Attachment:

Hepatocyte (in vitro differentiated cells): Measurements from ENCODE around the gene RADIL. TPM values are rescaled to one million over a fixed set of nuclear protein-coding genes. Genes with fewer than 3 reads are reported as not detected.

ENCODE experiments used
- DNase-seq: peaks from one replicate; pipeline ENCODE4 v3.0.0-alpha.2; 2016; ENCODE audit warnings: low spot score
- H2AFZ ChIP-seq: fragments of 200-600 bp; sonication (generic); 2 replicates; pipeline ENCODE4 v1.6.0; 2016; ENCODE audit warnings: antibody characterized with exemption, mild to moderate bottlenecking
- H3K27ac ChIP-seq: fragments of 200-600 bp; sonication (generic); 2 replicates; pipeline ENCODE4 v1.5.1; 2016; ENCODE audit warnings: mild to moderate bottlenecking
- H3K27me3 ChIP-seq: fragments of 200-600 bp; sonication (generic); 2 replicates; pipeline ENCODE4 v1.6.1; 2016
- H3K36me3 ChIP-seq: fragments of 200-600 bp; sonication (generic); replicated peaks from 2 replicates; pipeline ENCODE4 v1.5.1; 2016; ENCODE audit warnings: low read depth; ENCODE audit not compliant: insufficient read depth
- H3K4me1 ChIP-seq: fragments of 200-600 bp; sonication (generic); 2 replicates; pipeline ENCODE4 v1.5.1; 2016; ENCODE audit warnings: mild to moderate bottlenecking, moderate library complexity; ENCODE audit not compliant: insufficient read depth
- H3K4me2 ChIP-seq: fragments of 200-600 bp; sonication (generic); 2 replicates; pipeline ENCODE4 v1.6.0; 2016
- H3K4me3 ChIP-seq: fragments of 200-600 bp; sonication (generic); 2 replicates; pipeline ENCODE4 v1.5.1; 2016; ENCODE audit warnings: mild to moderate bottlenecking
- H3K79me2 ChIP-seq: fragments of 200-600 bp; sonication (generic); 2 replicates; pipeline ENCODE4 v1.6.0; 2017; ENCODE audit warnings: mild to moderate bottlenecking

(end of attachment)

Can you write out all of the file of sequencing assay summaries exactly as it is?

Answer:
Hepatocyte (in vitro differentiated cells): Measurements from ENCODE around the gene RADIL. TPM values are rescaled to one million over a fixed set of nuclear protein-coding genes. Genes with fewer than 3 reads are reported as not detected.

ENCODE experiments used
- DNase-seq: peaks from one replicate; pipeline ENCODE4 v3.0.0-alpha.2; 2016; ENCODE audit warnings: low spot score
- H2AFZ ChIP-seq: fragments of 200-600 bp; sonication (generic); 2 replicates; pipeline ENCODE4 v1.6.0; 2016; ENCODE audit warnings: antibody characterized with exemption, mild to moderate bottlenecking
- H3K27ac ChIP-seq: fragments of 200-600 bp; sonication (generic); 2 replicates; pipeline ENCODE4 v1.5.1; 2016; ENCODE audit warnings: mild to moderate bottlenecking
- H3K27me3 ChIP-seq: fragments of 200-600 bp; sonication (generic); 2 replicates; pipeline ENCODE4 v1.6.1; 2016
- H3K36me3 ChIP-seq: fragments of 200-600 bp; sonication (generic); replicated peaks from 2 replicates; pipeline ENCODE4 v1.5.1; 2016; ENCODE audit warnings: low read depth; ENCODE audit not compliant: insufficient read depth
- H3K4me1 ChIP-seq: fragments of 200-600 bp; sonication (generic); 2 replicates; pipeline ENCODE4 v1.5.1; 2016; ENCODE audit warnings: mild to moderate bottlenecking, moderate library complexity; ENCODE audit not compliant: insufficient read depth
- H3K4me2 ChIP-seq: fragments of 200-600 bp; sonication (generic); 2 replicates; pipeline ENCODE4 v1.6.0; 2016
- H3K4me3 ChIP-seq: fragments of 200-600 bp; sonication (generic); 2 replicates; pipeline ENCODE4 v1.5.1; 2016; ENCODE audit warnings: mild to moderate bottlenecking
- H3K79me2 ChIP-seq: fragments of 200-600 bp; sonication (generic); 2 replicates; pipeline ENCODE4 v1.6.0; 2017; ENCODE audit warnings: mild to moderate bottlenecking